Nepal earthquake survivors have begun receiving relief supplies provided by Southern Baptists. A Baptist Global Response (BGR) assessment team, meanwhile, has made it to the quake’s epicenter and found an architect to help assess homes and buildings so survivors can know whether they are safe.
The death toll from the April 25 quake has risen past 7,500 and many rural communities are troubled that relief supplies are not reaching them, according to news reports.
A Nepali earthquake survivor carries a bag of rice through his devastated village. Baptist Global Response brought relief supplies provided by Southern Baptists into the community, which had received no outside aid in the week since the massive April 25 earthquake.
“A source of rice has been secured and our team and their partners have been able to make deliveries in the first two communities,” BGR Executive Director Jeff Palmer said. “In one of these – a community of 45 homes that was completely destroyed – these were the first relief goods the community had seen.”
The BGR disaster assessment and response team (DART) arrived May 1 in Nepal and noted much of the international aid effort is focusing on Kathmandu, the capital city. Outlying areas, where the destruction is most severe, are in great need.
“The DART team will see what the general needs are and what's already being done by the government and other aid organizations,” said Francis Horton, who is coordinating the Southern Baptist response. “Our goal is to look for gaps, people who are still in need and are getting overlooked.”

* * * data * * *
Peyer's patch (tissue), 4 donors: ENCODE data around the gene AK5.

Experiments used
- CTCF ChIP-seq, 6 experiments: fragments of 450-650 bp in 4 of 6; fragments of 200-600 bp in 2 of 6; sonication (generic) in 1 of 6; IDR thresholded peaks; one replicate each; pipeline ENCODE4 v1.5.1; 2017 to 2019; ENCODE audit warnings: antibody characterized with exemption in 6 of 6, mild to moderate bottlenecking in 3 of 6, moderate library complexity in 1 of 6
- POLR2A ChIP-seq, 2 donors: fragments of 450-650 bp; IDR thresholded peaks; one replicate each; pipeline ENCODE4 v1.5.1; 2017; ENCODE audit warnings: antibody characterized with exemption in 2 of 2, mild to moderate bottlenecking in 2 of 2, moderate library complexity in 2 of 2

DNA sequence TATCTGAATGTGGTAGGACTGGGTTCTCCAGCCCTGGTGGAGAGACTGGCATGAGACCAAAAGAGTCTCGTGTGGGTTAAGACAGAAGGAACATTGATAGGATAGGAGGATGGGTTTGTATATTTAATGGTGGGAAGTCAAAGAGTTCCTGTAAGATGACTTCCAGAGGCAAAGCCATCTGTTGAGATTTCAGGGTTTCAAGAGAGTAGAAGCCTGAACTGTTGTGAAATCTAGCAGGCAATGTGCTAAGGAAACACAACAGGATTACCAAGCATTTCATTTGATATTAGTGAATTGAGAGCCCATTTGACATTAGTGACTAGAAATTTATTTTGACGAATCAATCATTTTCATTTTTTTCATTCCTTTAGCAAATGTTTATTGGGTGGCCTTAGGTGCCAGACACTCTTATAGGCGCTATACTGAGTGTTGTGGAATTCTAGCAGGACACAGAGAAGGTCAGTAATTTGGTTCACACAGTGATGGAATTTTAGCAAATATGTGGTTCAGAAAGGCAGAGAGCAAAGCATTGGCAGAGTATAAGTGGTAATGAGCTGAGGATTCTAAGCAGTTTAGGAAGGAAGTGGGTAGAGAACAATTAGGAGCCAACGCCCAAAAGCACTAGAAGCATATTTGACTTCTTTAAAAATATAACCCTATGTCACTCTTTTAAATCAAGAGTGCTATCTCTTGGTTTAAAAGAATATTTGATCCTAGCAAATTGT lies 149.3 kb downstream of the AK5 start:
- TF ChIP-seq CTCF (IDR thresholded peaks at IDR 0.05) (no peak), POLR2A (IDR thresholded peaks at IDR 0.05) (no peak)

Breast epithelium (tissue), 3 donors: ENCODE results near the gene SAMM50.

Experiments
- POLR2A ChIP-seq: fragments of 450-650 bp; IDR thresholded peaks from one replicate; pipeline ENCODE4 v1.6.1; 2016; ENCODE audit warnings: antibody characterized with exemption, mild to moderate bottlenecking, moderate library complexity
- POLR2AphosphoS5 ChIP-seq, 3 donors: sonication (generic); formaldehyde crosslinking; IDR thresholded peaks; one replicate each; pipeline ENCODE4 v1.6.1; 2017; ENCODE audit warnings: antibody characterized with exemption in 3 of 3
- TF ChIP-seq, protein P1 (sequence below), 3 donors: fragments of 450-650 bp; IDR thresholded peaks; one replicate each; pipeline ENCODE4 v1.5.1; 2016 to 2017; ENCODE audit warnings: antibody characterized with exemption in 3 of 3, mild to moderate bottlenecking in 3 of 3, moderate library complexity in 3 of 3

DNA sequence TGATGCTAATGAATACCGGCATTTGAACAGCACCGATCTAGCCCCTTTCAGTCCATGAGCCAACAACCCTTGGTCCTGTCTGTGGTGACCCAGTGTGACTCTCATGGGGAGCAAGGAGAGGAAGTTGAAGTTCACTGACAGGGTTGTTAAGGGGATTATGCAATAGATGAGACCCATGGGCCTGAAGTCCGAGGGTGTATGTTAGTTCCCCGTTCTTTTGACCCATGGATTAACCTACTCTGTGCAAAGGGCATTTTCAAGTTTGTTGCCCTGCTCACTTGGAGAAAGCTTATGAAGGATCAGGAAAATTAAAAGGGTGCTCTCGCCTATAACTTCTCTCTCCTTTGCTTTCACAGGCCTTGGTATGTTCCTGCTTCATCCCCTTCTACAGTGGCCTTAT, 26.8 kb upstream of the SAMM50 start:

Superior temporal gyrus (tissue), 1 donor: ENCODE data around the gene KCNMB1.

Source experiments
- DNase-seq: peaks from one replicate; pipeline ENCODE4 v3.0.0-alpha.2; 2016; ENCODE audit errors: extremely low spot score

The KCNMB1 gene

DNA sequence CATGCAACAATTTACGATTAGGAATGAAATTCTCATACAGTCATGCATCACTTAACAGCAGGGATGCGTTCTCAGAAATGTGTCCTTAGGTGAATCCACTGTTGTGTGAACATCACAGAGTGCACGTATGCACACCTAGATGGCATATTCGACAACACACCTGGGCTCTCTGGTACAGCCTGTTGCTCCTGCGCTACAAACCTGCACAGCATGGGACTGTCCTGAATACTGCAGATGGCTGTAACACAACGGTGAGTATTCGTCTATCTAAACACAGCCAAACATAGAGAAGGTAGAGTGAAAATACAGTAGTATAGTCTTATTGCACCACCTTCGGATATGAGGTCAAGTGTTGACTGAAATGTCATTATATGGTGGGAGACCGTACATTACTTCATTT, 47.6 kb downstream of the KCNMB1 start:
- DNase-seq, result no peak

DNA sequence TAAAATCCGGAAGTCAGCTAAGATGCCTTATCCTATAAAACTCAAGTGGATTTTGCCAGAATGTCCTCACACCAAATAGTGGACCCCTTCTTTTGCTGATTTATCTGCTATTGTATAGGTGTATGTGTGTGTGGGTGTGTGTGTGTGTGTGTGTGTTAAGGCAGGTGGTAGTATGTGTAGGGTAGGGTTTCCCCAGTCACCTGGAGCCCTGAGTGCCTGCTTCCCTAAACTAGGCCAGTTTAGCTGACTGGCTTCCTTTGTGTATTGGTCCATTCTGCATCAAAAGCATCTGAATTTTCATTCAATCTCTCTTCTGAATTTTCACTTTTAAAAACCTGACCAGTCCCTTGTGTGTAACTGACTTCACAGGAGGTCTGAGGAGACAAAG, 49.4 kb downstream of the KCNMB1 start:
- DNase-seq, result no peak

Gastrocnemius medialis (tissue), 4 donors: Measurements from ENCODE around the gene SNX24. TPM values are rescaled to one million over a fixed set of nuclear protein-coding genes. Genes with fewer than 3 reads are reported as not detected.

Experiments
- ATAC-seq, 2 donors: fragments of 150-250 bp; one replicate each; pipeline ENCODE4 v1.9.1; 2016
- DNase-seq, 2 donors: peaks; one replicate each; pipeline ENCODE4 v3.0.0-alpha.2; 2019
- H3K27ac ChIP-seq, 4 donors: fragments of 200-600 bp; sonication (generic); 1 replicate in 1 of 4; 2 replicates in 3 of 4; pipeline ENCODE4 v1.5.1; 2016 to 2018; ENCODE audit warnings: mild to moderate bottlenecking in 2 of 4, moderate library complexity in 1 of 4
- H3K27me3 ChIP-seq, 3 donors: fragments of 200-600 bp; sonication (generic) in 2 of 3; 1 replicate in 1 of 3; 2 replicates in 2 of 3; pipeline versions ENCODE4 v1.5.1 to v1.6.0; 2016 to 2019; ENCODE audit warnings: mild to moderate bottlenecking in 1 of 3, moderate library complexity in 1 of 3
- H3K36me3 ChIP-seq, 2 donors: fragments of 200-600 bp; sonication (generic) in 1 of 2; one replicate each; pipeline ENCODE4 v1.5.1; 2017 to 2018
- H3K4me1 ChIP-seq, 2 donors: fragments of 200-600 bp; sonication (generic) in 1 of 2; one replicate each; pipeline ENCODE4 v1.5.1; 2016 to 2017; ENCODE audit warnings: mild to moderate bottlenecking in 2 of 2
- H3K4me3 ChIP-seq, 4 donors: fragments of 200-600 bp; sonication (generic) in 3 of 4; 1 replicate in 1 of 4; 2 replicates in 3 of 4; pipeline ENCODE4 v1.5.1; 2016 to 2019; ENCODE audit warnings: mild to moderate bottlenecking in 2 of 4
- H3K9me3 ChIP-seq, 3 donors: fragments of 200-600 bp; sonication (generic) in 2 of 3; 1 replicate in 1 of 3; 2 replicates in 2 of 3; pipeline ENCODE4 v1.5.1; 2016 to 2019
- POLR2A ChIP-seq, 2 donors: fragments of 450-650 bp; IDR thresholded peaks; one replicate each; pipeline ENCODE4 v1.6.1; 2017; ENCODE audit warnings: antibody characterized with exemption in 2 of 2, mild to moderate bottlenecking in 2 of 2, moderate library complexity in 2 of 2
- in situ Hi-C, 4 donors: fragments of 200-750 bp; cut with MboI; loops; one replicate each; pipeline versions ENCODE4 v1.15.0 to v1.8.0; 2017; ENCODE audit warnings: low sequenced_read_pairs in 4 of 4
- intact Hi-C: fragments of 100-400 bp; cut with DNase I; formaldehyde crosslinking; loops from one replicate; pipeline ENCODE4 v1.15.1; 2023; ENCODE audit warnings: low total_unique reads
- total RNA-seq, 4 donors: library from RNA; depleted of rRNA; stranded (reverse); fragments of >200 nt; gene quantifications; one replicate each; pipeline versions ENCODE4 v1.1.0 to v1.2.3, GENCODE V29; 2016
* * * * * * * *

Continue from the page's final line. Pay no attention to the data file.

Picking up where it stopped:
Nepalis are beginning to get over the initial shock of the destruction and must now come to terms with the long-term reality of rebuilding their lives, said Pat Melancon, BGR’s managing director of disaster response and training.
“In the initial week after the disaster, people are not sure what's needed for long term. Everyone is focused on just surviving,” Melancon said. “Now the reality hits of getting past that stage and starting life.”
While most relief organizations will focus on urban areas and leave within a few weeks, Southern Baptists are known for a long-term response that helps people with more than just survival needs, Melancon said, adding, “We are normally just getting ramped up when everyone else pulls out.”
BGR is partnering in the earthquake response with the Disaster Response Christian Coalition, a group of 10 local Christian groups – many of them trained by BGR just this past February – working together to address the quake and make known the love of Christ to those who are suffering, Palmer said.
Palmer asked Baptists to pray particularly for the group.
“They are already stretched and need some rest. Many are responding to huge needs but also have needs for their own families,” Palmer said. “Pray for them to get rest and be refreshed in the midst of the chaos.”
Palmer expressed gratitude to God that BGR is finding rice sources, transport and local partners to help in the distribution. He asked friends to continue praying for wisdom and understanding as team members take in the scope of the destruction and make plans for long-term response.
(EDITOR’S NOTE – Mark Kelly writes for Baptist Global Response. Visit gobgr.org/nepal to find continuing updates, prayer points, opportunities to donate and volunteer requests for the Nepal earthquake response.)